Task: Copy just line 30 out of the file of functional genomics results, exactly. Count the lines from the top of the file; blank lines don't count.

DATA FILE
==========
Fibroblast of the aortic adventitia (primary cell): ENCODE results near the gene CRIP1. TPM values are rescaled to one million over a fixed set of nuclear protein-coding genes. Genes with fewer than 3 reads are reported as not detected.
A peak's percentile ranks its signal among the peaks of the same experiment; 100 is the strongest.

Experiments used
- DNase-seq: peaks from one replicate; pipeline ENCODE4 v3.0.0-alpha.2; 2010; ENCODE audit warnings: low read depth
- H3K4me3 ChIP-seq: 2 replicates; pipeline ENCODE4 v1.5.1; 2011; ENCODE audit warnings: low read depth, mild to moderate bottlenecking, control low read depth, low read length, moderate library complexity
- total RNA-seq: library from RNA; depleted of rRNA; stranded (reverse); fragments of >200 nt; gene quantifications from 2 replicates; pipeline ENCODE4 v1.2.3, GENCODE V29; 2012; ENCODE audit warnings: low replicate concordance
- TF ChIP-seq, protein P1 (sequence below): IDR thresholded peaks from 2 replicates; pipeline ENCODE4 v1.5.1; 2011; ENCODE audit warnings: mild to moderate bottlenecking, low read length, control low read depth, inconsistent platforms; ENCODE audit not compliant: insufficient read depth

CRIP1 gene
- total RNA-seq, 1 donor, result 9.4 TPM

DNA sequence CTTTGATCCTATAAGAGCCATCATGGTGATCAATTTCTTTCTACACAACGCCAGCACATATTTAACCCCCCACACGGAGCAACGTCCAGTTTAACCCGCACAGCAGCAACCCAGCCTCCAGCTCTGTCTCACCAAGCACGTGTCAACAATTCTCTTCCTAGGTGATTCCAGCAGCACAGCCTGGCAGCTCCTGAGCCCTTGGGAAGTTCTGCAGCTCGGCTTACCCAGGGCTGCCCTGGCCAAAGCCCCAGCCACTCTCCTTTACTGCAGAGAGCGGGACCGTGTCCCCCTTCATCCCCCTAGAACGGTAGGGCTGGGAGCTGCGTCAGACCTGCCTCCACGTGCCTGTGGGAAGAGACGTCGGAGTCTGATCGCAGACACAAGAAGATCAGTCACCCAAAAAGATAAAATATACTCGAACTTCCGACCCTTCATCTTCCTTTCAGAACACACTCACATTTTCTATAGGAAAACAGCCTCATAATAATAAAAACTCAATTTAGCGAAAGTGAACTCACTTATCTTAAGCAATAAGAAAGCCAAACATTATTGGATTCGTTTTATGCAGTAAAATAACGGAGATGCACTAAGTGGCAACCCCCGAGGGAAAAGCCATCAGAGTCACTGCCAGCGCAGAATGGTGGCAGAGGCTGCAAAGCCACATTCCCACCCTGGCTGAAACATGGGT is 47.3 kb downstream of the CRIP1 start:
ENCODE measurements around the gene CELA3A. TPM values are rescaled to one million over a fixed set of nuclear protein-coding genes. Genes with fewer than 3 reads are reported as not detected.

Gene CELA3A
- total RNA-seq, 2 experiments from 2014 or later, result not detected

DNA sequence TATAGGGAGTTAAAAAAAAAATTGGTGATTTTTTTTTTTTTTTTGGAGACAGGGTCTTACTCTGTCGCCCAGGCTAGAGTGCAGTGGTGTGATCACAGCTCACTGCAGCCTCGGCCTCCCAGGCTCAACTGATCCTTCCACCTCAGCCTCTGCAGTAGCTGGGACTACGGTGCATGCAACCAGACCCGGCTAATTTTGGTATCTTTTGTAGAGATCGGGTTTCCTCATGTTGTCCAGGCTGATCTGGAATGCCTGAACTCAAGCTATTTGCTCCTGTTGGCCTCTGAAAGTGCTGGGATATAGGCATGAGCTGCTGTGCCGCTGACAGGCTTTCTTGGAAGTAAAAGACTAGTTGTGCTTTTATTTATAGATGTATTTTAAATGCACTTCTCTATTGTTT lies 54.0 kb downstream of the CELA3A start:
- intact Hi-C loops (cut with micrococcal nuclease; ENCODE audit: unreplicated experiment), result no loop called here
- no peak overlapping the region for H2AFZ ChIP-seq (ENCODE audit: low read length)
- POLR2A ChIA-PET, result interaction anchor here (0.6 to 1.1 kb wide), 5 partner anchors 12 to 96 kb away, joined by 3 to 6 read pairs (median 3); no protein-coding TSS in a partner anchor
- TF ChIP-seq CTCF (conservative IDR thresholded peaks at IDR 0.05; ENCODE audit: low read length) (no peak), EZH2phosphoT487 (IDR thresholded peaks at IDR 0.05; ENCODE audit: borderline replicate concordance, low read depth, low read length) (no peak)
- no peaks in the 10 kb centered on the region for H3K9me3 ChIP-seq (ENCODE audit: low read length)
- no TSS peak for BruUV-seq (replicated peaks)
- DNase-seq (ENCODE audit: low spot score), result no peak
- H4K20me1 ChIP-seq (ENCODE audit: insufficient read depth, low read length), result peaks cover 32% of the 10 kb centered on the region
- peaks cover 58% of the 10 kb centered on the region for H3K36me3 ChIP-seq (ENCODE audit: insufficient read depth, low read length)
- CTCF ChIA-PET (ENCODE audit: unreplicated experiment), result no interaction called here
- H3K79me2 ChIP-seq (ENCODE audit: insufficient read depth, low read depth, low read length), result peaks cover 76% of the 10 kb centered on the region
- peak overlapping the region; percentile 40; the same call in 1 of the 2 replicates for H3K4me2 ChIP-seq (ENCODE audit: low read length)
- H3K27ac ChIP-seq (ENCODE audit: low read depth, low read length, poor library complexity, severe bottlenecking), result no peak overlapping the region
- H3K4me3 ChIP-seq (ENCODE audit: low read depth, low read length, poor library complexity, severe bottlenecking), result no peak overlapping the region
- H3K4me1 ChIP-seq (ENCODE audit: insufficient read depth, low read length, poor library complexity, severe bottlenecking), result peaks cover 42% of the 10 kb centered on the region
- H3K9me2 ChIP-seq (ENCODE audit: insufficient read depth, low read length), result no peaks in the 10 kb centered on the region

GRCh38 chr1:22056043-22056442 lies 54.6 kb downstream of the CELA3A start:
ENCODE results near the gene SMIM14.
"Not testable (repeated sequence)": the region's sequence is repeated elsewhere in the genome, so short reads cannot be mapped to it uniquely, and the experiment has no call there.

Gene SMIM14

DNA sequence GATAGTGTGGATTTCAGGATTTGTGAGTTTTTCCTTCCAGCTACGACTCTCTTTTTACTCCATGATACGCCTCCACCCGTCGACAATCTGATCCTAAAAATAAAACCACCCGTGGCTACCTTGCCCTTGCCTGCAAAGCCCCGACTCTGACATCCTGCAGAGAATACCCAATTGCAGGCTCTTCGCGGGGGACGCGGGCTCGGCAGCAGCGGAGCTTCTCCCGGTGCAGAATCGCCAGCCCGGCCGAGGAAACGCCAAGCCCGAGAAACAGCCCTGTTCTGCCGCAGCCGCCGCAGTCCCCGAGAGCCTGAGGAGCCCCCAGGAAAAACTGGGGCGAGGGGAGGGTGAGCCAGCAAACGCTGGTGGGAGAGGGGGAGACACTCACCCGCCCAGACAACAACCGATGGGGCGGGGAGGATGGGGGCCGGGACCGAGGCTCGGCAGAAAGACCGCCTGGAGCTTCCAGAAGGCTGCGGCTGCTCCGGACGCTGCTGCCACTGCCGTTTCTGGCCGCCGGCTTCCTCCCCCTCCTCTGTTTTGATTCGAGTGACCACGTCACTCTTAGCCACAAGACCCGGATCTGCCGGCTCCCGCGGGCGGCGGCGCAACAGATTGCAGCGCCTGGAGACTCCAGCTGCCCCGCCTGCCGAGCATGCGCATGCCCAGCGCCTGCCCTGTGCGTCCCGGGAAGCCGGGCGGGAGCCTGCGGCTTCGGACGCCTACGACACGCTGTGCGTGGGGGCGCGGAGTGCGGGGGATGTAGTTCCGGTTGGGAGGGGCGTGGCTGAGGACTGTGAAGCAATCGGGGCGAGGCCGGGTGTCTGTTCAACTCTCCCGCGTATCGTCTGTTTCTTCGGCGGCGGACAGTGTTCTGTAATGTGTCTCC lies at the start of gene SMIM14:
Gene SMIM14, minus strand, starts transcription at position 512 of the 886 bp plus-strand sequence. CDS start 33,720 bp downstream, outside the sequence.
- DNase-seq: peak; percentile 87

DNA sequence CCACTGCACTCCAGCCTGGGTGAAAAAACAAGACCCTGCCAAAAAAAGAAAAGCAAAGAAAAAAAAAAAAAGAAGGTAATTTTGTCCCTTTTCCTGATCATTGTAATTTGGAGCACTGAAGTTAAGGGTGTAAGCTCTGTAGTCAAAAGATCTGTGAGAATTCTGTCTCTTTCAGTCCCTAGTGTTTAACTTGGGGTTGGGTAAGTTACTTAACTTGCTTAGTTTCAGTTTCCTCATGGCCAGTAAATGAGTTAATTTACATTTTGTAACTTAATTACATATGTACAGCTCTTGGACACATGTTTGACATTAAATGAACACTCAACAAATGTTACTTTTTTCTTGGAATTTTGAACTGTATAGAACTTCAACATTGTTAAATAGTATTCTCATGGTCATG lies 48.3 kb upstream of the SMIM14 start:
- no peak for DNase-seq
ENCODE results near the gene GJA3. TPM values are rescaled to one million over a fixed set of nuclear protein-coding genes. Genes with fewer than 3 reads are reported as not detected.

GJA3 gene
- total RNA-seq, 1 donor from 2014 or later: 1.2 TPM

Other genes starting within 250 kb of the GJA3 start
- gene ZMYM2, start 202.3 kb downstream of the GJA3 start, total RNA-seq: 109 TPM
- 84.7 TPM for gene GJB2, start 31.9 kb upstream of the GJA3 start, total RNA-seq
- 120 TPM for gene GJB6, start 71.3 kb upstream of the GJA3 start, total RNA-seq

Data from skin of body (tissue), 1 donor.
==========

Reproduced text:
- H3K9me2 ChIP-seq (ENCODE audit: insufficient read depth, low read length), result no peaks in the 10 kb centered on the region